Despite the sometimes cumbersome length of his works, Johnston managed to create genuine feelings of warmth in places too cold and forgotten to foster life. Admirable in Johnston, and Smallwood by extension, is the fascination and respect of self-supporting outposts, which even as he exploits them for votes and signatures, are built upon endurance, existing in privately peaceful worlds known only to themselves. Visceral, compelling, and completely human, The Colony of Unrequited Dreams is a book I wish I had read earlier in life. And rest assured, even if you unknowingly read the books out of order like I did (2, 3, 1), no aspects of Johnston’s work will be ruined. Not once did the overreaching arc ever feel disjointed, but rather as I read, I felt satisfied as every missing piece interlocked softly into place.

Lonely Hearts Hotel

In Heather O’Neill latest novel, The Lonely Hearts Hotel, two babies — a boy and a girl, are found abandoned outside in the cold winter Montreal night in 1910. Raised in a Catholic orphanage under the strict of its operating nuns, the children are given prophetically apt names: the boy is named Pierrot, the girl Rosie.

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As they age, the outlandish, goofy Pierrot pays perfect homage to his stock French clown inspired name. Possessed with an innate, untaught ability to play the piano with mesmerizing effect, he soon catches the eye of Rosie, who with red cheeks showcases her genuine inner warmth. Precocious, witty, and graced with a sterling sense of physical performance skills, Rosie quickly forms an inexorable bond with Pierrot. Their knack and passion for providing entertainment to those suffering around them are gifts that prove to be both blessings and curses amid the novel’s daunting, omnipresent Depression setting. Old-world Montreal and its pathetic inhabitants croak to life, eking survival any way befitting their means. Even as Pierrot and Rosie are adopted and their budding, unrealized relationship is prematurely severed, their unflappable resilience, personified in their abstractly humorous and positive perspectives, inspire and comfort those they encounter.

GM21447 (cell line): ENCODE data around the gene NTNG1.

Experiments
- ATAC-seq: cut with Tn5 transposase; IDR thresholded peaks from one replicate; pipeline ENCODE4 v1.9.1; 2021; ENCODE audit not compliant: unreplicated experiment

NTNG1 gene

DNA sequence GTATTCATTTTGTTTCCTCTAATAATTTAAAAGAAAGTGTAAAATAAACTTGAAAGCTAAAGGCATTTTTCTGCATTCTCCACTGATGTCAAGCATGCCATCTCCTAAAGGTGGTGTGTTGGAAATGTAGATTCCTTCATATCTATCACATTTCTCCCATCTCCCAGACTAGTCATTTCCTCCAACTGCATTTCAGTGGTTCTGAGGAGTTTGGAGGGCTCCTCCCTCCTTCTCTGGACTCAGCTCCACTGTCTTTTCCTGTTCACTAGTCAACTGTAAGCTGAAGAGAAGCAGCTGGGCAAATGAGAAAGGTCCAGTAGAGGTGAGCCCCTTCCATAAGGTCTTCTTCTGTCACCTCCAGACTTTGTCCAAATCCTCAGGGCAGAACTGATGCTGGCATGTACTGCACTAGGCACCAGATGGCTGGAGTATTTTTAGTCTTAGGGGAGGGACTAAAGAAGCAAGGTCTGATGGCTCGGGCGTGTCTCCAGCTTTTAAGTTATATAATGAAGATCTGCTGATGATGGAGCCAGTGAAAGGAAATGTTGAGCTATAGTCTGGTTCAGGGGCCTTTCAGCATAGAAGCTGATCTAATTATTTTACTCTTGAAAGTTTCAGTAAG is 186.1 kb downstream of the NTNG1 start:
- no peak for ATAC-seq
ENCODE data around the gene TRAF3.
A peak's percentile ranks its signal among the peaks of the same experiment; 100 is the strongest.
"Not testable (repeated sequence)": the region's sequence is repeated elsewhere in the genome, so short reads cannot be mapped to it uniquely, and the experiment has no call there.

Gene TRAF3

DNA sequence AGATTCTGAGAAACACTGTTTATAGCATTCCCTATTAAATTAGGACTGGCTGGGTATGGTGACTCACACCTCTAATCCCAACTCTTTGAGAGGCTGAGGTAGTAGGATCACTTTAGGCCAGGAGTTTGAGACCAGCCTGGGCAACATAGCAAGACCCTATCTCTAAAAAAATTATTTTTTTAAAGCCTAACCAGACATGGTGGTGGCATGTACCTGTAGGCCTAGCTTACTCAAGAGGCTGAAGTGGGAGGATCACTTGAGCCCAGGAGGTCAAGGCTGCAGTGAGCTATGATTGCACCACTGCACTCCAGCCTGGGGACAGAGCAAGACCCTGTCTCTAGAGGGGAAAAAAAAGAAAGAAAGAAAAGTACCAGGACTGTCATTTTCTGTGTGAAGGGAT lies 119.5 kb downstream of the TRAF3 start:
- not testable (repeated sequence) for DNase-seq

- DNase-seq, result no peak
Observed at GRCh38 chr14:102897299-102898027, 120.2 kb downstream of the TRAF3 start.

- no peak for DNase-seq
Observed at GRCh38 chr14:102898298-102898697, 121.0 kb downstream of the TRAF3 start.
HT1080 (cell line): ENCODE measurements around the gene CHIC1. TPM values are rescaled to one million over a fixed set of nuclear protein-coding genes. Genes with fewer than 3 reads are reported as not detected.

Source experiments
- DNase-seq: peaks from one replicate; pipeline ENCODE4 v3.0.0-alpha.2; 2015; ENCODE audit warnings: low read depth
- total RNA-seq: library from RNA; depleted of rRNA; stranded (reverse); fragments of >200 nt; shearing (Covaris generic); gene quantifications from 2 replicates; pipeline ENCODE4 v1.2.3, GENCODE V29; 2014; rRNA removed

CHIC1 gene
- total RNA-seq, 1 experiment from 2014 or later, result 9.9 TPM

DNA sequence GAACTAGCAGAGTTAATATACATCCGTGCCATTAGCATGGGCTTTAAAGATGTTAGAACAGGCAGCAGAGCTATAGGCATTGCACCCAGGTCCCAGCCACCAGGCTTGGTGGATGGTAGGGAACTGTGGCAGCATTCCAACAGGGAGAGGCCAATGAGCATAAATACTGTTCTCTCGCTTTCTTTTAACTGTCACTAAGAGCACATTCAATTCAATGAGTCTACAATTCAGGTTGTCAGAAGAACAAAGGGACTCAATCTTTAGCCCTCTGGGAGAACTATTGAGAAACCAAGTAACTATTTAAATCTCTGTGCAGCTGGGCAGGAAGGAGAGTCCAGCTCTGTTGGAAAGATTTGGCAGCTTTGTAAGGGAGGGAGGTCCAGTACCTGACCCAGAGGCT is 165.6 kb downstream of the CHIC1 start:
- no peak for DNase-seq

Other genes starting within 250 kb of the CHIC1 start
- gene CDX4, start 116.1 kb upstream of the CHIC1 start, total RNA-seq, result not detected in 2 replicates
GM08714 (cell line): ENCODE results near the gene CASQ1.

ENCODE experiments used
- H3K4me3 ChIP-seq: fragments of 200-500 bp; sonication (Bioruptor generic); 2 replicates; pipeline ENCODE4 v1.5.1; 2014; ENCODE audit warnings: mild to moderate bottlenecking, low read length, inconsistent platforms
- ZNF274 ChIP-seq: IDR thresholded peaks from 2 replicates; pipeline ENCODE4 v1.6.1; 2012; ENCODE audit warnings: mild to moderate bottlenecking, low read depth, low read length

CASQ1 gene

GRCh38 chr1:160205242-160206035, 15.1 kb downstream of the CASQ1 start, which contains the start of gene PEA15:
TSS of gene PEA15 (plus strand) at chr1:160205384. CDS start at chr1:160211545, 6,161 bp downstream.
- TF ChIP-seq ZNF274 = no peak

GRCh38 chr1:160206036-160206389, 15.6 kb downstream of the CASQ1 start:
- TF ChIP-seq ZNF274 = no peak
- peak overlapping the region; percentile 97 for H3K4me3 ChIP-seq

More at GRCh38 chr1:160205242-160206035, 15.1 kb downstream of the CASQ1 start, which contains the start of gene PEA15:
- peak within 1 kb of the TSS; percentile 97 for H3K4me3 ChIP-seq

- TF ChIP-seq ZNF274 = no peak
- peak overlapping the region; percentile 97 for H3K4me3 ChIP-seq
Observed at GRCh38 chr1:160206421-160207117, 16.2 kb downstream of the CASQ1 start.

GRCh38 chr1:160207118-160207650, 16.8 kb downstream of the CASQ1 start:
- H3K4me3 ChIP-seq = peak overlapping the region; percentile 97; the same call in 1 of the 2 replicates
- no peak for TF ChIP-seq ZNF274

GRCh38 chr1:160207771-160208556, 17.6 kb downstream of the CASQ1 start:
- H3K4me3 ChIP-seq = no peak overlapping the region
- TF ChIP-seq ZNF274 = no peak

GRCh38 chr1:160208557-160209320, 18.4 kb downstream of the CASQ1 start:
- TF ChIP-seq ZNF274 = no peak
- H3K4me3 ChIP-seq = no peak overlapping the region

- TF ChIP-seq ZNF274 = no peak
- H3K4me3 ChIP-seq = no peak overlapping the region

As anyone who has read Montreal-native O’Neill’s previous novels Lullabies for Little Criminals and The Girl Who Was Saturday Night knowsevery dash of fairy tale fortune that befalls a protagonist, hardship doubles twofold. Keeping in touch with the impoverished state of the times they were born into, Rosie and Pierrot find themselves floating through intoxicating prose while simultaneously combating the dark foes of penury, sexual abuse, drug addiction, and pornography. True to her inimitable style, O’Neill navigates this treacherous style with masterful skill, treating readers with an addictive and inexplicably pleasant and inspiring read. There is humour and there is whimsical commentary as our heroes use hope and optimism like guiding lights to find each other again.

Also powerful, yet doubly worth mentioning about O’Neill’s latest work is the attention she pays to the gender roles of the time and how they are not so outwardly different to today. Align this novel with today’s powder-keg #metoo movement that has set ouroutdated misogynistic society ablaze, and this is a book demanding to be read. Equally heartwarming as it is heartbreaking, The Lonely Hearts Hotel is just as engrossing, if not more so than O’Neill’s previous books. Less heavy-handed with the metaphors that afflicted her predecessor, The Girl Who Was Saturday Night, O’Neill has perfectly honed her style, compelling you to make sure your reading list includes a stay among her pages.